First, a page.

Inside Logistics

Couriers delivering growth

Canadian industry finally shows signs of recovery from recession


May 8, 2012
by Carolyn Gruske

FROM THE MM&D MARCH/APRIL 2012 PRINT EDITION:

The economic recovery has officially come to the logistics industry—or at least to the courier side of the business

That’s the conclusion drawn by Gary Breininger of Brampton, Ontario-based Breininger & Associates in a survey of the courier market.

The Canadian Next Day or Later Delivery Courier Market Sizing Study—2011 reports there is growth in the sector.

“It’s encouraging that in 2011 our estimates suggest the market has gone past pre-recession levels, and by that I mean 2008 levels. So it has effectively emerged and it’s back on a growth tangent,” said Breininger.

Admittedly though, it’s a slow growth he is seeing.

“We’re certainly not talking about any great growth to write home about going forward. We feel that in 2012 the market might grow just under two percent, maybe one-point-eight or one-point-nine in terms of volume.”

But he adds that in a mature market such as North America, slower growth rates should be expected.

There were a number of factors pushing the growth, but perhaps the main one was the fuel surcharge companies are charging their customers.

“Fuel is a big issue on the minds of people managing supply chains,” he said. “In 2011, our estimates are revenue grew by over nine percent and a good portion of that growth is attributable to the fuel surcharge because fuel has been going up.

“With the fuel surcharge, we estimate the market revenue grew by just over nine percent. Excluding the fuel surcharge—I keep everything constant except I pretend there are no fuel surcharges—the increase in revenue was only 4.5 percent. That means forty to fifty percent of the revenue growth is attributable to fuel surcharge charges.”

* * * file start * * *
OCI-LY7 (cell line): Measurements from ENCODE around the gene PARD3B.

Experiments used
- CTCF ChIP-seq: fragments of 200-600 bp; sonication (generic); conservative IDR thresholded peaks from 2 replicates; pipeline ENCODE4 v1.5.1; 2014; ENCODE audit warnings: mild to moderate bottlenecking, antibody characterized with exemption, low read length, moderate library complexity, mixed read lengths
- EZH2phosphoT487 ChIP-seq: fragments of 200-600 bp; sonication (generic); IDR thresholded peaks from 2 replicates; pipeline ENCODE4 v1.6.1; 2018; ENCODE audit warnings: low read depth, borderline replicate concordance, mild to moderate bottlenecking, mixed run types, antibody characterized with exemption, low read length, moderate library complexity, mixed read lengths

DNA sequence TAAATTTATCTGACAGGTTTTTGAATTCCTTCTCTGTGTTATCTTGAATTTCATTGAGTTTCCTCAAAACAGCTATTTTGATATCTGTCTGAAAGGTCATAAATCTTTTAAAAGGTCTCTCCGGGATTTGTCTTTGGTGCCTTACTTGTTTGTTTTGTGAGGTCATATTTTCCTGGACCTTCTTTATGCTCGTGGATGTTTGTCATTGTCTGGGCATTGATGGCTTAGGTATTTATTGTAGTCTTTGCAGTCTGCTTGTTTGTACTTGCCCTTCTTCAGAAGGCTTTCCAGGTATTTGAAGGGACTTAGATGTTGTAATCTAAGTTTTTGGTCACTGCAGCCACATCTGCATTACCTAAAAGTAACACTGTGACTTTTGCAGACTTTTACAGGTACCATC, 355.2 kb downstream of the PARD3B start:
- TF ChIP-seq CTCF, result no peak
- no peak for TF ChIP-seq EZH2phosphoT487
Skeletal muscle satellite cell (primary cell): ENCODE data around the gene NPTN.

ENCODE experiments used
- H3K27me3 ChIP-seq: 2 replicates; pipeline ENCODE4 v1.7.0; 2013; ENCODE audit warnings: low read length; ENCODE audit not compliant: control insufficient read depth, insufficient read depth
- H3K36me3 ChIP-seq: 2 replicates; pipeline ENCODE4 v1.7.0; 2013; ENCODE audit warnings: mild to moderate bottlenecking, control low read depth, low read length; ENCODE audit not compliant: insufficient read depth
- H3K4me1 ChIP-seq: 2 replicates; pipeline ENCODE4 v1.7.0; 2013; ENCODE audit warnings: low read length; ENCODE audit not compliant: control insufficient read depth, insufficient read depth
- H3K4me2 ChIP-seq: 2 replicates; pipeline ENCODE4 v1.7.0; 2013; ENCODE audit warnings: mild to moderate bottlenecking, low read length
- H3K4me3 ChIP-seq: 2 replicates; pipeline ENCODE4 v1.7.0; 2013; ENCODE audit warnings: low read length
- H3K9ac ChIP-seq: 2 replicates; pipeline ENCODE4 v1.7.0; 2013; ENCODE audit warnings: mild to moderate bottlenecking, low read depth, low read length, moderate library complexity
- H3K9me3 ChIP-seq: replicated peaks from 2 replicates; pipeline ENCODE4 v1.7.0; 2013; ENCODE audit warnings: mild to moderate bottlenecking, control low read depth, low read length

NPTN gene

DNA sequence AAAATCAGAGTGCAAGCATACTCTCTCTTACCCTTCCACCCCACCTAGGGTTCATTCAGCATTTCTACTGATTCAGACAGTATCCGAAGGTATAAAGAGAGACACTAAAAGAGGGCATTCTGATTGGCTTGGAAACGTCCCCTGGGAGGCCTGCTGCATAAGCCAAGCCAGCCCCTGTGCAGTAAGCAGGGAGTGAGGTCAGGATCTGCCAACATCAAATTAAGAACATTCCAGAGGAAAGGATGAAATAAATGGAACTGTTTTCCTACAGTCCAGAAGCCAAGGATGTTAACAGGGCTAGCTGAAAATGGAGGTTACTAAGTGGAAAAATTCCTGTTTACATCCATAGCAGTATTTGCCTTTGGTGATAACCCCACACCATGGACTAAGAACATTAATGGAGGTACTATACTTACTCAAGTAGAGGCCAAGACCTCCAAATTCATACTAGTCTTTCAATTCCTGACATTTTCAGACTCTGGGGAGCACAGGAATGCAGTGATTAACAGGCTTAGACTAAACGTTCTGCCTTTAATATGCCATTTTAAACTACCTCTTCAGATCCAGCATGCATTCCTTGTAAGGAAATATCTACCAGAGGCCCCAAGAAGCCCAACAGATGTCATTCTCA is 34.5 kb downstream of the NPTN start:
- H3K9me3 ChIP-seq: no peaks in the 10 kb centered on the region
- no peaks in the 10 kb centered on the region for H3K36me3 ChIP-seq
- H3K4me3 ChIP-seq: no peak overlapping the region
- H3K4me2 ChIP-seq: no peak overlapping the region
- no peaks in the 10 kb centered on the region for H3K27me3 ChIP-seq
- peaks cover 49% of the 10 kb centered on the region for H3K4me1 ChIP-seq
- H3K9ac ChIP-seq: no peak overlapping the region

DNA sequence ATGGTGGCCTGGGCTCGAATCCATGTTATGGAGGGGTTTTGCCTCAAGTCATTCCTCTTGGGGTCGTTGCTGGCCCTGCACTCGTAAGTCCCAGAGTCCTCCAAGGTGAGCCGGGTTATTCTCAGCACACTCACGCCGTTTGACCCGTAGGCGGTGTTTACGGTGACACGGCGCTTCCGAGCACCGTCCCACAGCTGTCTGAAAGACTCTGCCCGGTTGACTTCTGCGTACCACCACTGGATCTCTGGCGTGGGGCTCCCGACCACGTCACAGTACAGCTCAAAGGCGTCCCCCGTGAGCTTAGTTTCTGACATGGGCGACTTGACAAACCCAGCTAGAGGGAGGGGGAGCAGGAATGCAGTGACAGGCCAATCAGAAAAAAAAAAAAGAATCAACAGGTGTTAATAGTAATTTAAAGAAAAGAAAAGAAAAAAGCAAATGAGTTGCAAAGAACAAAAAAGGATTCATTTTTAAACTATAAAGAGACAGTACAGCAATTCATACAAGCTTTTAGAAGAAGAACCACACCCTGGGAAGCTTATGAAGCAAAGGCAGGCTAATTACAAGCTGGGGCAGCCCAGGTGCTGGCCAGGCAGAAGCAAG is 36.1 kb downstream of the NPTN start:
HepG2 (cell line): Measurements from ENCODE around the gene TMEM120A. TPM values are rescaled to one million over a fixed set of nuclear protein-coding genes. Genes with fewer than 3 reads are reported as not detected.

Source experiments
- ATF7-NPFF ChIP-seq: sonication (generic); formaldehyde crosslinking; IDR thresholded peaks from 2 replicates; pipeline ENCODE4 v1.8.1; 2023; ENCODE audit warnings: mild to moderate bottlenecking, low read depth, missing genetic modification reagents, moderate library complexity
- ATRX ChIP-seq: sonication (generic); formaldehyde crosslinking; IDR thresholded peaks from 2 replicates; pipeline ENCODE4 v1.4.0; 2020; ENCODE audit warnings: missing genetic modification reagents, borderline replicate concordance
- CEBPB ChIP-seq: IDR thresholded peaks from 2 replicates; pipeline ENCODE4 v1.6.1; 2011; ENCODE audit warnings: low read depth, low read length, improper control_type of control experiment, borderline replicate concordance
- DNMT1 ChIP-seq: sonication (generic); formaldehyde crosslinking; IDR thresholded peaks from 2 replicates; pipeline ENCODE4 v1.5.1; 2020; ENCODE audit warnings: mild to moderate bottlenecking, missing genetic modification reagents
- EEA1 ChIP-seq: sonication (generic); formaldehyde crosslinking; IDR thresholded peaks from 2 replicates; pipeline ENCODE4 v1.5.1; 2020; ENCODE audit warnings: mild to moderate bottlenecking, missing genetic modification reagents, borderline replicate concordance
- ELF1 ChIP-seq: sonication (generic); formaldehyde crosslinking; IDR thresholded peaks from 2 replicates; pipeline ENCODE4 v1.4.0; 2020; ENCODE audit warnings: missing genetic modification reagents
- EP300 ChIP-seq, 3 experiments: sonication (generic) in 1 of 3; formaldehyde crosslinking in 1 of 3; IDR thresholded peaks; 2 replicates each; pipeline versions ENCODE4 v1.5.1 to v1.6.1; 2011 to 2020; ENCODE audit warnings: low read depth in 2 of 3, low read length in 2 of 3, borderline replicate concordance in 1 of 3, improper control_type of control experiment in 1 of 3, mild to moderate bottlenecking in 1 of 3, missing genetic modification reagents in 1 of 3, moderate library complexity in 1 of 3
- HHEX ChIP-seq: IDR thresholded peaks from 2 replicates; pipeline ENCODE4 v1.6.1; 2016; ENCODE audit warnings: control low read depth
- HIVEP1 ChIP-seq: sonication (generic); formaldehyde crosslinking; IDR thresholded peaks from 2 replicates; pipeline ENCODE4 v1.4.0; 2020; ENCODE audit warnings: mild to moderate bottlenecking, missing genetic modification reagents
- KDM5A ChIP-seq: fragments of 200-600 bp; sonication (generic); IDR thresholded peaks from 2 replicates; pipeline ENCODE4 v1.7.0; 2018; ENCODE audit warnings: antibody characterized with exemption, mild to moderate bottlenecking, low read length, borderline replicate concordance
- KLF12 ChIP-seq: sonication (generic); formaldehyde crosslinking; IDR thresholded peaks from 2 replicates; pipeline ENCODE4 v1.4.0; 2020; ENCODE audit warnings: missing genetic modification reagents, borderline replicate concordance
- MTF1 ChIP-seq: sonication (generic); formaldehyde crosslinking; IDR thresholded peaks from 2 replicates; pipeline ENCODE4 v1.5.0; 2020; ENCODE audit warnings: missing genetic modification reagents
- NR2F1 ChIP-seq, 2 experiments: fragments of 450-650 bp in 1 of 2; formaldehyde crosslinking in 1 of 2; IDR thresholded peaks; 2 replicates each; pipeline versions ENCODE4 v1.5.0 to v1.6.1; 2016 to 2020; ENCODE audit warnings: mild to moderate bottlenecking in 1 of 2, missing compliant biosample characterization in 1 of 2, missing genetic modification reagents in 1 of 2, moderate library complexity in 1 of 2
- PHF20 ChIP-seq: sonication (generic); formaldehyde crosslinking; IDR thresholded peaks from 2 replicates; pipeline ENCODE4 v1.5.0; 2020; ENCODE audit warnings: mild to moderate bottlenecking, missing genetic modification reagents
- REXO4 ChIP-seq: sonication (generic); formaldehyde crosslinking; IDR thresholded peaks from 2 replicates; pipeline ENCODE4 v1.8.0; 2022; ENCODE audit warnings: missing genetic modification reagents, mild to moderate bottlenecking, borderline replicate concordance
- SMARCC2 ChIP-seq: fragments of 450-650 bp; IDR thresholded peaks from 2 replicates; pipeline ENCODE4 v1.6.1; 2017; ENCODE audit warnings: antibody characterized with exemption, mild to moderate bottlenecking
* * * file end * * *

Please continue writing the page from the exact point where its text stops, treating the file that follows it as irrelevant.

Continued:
While many of the numbers demonstrated growth, the numbers for express shipments were less than robust.

“The continued emphasis on cost control on the part of shippers is illustrated in the differences in growth for express versus non-express shipments. We’ve seen this trend for the last four or five years. It’s called de-speeding.

“Our 2011 numbers reflect the fact there is a continued emphasis on cost control and how that’s playing out is there is continued use of nonexpress services whenever and wherever possible. Growth rates are lower for express than they are for non-express.”

Thee report also finds that larger courier companies dominate the market and will increase their market share in the future.

“The big guys keep getting bigger. We feel that in 2012, the share of market represented by the non-majors is probably going to shrink by another half percent. There are lots of reasons why this trend has started and continues to carry on. The customers are looking for the best value possible. It’s no longer about just moving the goods from A to B. It’s about the bells and whistles and the value-adds. The visibility. The ability to do things online.

“I want to make it clear, I’m not suggesting that 10 years out it’s going to be a three- or four-company market. There are some very well established niche players that I think are going to do well, but they’ll do well because of the fact they’re niche players.”

For courier companies wanting higher rates of growth, they might want to turn to their international divisions.

“We think international growth outside of Canada, is going to continue. We think it will outpace domestic growth. Yes, it’s not as robust as it used to be in the heydays of the mid-2000s, but it’s certainly not like it was in 2009 in the middle of the recession.”